[Note -- The recorded interview begins at 33:26 in the hour-long November 28, 2015 "City Watch" show. To listen to it CLICK HERE]
 Read More 
Be the first to comment

"Princeton Students Right About Wilson" by Jeffrey B. Perry and Gene Bruskin "The Record" November 23, 2015--

"Princeton Students Right About Wilson" by Jeffrey B. Perry and Gene Bruskin in "The Record," November 23, 2015. The title came from the newspaper. The article appears after the paper's photograph of Chris Christie. To read the letter CLICKK HERE>
Be the first to comment

A Letter of Support Re: Student Protests at Princeton by Jeffrey B. Perry and Gene Bruskin "Daily Princetonian" November 23, 2015--

This letter by Jeffrey B. Perry and Gene Bruskin appeared in "The Daily Princetonian," November 23, 2015. In the print edition the article is incorrectly attributed to Brandon Bark '13. In the online edition CLICK HERE the correct authors are listed.
Be the first to comment

A Letter of Support Re: The Black Justice League Protests at Princeton by Jeffrey B. Perry and Gene Bruskin--

In 1964, as Princeton freshmen we were told that Woodrow Wilson had been a leading Progressive, a proponent of “Democracy,” and a champion of self-determination abroad. It is good to see students today challenging that picture.

Wilson’s record was deplorable on the “race question.” He cut back federal appointments of African Americans; supported showings of the white-supremacist film "The Birth of a Nation" for himself, his Cabinet, Congress, and the Supreme Court; stood by silently as segregation was formalized in the Post Office, Treasury, Interior, Bureau of Engraving and Printing, and Navy; did nothing as almost two dozen segregation-supporting legislative attempts including exclusion of Black immigrants, segregation of streetcars, and a ban on inter-racial marriages in the District of Columbia were introduced in the House and Senate; and declined to use any significant power of office to address lynching, segregation, and disfranchisement and the vicious white-supremacist attacks on twenty-six African American communities including Washington, DC, Chicago, and East St. Louis that occurred during his administration.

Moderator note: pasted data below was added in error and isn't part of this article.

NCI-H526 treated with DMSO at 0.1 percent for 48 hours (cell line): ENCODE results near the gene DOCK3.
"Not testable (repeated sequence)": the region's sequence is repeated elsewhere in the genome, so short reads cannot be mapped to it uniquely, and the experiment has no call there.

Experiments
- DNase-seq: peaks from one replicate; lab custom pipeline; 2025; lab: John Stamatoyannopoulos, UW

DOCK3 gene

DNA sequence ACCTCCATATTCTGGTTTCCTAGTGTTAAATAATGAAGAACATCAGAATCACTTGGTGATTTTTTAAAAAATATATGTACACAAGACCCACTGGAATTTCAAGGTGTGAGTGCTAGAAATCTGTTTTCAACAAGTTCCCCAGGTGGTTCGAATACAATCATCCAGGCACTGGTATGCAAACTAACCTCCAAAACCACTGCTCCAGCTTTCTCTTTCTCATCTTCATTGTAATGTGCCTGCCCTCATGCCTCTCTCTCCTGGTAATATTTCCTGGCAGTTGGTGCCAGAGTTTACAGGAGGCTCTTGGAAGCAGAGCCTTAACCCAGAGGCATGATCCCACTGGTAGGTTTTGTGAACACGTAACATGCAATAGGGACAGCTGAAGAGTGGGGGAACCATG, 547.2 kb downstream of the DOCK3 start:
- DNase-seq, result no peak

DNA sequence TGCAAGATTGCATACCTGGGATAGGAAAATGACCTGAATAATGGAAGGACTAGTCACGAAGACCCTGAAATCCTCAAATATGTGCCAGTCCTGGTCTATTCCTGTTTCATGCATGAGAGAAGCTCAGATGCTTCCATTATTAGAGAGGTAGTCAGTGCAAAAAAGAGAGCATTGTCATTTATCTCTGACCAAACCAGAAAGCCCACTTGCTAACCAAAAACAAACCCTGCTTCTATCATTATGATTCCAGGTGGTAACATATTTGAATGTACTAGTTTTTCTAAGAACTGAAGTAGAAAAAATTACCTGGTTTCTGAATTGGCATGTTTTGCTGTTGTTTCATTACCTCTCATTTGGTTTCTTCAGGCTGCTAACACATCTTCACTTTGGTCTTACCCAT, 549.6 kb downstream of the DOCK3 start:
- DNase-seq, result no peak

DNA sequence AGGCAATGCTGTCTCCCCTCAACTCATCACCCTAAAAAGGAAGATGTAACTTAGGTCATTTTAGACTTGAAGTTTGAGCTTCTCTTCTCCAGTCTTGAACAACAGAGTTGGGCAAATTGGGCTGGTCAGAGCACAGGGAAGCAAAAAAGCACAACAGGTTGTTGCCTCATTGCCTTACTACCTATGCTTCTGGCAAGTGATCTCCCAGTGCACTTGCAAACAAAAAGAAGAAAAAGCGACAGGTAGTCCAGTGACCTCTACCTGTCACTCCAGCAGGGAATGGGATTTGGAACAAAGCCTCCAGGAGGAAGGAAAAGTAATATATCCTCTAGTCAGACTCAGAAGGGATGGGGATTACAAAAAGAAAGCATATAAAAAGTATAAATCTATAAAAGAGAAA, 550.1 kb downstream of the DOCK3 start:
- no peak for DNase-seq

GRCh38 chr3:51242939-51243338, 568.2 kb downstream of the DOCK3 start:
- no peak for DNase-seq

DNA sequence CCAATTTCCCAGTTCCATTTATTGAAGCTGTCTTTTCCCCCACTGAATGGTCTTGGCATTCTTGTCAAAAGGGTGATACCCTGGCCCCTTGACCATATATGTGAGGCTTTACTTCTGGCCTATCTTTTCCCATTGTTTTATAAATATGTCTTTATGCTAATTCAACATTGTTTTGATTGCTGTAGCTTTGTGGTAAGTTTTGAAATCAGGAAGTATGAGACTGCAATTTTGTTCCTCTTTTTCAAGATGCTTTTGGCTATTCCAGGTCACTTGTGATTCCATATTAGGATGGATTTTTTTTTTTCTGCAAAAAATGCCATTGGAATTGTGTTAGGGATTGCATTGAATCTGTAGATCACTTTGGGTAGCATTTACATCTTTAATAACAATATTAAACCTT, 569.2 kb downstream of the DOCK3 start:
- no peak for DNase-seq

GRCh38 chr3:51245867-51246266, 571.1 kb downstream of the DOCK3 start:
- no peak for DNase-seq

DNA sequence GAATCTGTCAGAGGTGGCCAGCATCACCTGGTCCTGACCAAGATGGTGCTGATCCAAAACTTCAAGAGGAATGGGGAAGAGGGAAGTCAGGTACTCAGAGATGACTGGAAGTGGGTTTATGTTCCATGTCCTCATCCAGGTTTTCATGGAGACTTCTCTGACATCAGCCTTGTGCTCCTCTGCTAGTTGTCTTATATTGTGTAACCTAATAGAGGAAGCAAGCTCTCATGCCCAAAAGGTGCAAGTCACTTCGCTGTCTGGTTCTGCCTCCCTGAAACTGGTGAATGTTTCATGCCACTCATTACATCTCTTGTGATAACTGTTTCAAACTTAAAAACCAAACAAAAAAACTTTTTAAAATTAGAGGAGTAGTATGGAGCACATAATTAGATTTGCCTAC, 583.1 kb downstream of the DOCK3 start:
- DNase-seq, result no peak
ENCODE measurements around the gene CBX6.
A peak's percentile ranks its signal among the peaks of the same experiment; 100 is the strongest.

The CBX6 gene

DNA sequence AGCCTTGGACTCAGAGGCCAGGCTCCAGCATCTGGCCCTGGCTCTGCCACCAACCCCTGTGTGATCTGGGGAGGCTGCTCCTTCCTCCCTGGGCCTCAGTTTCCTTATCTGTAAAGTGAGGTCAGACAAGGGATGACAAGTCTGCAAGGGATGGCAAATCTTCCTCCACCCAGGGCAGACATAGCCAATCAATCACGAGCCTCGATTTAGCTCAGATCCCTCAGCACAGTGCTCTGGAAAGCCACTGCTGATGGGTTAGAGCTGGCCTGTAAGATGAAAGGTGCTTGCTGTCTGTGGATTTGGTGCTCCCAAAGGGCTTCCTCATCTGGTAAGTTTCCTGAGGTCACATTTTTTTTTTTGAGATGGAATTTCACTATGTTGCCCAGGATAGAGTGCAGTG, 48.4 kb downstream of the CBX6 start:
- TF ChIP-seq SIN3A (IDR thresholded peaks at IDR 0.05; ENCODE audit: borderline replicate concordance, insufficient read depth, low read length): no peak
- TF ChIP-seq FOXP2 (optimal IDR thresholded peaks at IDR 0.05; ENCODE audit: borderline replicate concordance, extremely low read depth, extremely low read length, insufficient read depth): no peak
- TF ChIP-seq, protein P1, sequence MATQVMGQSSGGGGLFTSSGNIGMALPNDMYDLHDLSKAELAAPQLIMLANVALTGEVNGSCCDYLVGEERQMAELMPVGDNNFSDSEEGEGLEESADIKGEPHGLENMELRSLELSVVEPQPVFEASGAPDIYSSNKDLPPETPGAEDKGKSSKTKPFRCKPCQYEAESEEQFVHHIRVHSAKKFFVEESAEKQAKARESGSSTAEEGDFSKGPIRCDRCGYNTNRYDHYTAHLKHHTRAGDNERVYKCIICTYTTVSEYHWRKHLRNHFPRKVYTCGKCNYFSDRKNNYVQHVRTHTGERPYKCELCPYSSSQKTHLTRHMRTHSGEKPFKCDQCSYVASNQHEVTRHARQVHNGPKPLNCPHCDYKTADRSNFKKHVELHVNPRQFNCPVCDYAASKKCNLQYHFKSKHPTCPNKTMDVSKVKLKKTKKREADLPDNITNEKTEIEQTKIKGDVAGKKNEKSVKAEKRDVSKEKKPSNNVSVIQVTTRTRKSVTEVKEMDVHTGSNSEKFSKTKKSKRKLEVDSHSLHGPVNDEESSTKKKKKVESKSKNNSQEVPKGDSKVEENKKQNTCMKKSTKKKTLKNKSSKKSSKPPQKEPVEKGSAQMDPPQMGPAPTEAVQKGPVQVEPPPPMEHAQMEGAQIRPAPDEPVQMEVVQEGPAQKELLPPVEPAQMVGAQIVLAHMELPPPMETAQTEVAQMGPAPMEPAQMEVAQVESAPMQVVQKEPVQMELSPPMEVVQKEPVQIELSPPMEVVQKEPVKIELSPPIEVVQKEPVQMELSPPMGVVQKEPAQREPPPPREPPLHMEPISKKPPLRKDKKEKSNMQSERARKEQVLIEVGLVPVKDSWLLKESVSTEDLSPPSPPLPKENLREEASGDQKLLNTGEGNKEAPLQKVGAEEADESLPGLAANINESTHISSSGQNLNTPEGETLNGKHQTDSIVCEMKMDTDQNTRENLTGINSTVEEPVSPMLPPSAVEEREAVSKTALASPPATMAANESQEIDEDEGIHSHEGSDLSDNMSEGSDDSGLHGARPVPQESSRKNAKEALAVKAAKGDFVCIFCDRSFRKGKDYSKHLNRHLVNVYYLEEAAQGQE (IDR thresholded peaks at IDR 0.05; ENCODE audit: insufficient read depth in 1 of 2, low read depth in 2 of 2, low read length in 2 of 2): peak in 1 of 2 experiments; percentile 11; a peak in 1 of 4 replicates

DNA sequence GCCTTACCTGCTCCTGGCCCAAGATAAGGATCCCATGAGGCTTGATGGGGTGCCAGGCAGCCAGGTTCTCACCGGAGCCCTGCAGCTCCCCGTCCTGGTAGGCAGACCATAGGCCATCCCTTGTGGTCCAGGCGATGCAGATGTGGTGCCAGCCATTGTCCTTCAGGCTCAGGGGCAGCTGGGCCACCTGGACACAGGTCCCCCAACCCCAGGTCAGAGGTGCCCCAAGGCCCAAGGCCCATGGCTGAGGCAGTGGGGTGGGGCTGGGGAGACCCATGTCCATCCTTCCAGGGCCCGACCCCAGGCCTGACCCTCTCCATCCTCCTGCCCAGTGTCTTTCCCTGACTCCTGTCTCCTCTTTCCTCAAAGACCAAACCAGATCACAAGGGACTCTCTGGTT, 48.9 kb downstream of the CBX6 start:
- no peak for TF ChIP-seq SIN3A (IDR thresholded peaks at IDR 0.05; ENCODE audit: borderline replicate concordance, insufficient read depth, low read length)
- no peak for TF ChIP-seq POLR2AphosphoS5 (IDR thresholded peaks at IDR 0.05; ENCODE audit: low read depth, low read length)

Under Wilson the U.S. not only implemented the Espionage Act of 1917, the Sedition Act of 1918, and the Palmer Raids of 1919-1920, it also occupied Haiti, the Dominican Republic, Cuba, and Nicaragua and intervened in Panama, Honduras, and Mexico. Nevertheless, Wilson ran for President in 1916 on a campaign slogan “he kept us out of war,” posed before the world as a champion of democracy, and prated of “the rights of small nationalities,” of “self-determination,” and of “the right of all who submit to authority to have a voice in their own government.” In addition to the awful horrors let loose on small countries pre-war, in the postwar period he also helped to pave the way for partition, occupation, and conquest in the Middle East and Africa and for future wars.

There were contemporaries of Wilson, people like the intellectual/activist Hubert Harrison, the founder of the first organization (the Liberty League) and first newspaper (The Voice) of the militant “New Negro Movement,” who saw through the misleading portrait of Wilson so often found in the media and history books. Harrison understood that while lynching, segregation, and disfranchisement marred this land, and while the U.S. brazenly attacked smaller countries, “Wilson's protestations of democracy were lying protestations, consciously, and deliberately designed to deceive.” At the founding meeting of the Liberty League in June 1917, Harrison posed a direct challenge to Wilson who had claimed the U.S. was entering World War I in order to “Make the World Safe for Democracy.” Harrison’s mass meeting was called, as its organizational flyer headlined, to "Stop Lynching and Disfranchisement in the Land Which We Love and Make the South 'Safe For Democracy.'" A month later Harrison led a second major Harlem rally to protest the white supremacist “pogrom” (his word) in East St. Louis, Illinois (15 miles from Ferguson, Missouri).

We are glad that the Black Justice League is raising some of these issues, opening the eyes of many, and helping to point the way forward in the 21st century.

Dr. Jeffrey B. Perry ‘68
jeffreybperry@gmail.com
Editor of the new expanded edition of Hubert H. Harrison, When Africa Awakes: The "Inside Story" of the Stirrings and Strivings of the New Negro in the Western World and author of Hubert Harrison, The Voice of Harlem Radicalism, 1883-1918 (Columbia University Press)

Gene Bruskin ‘68
genebruskin@gmail.com
Founder, U.S. Labor Against the War
Trade Unionist

 Read More 
Be the first to comment

When Africa Awakes: The "Inside Story" of the Stirrings and Strivings of the New Negro in the Western World by Hubert H. Harrison Introductions and Notes by Jeffrey B. Perry at Book Culture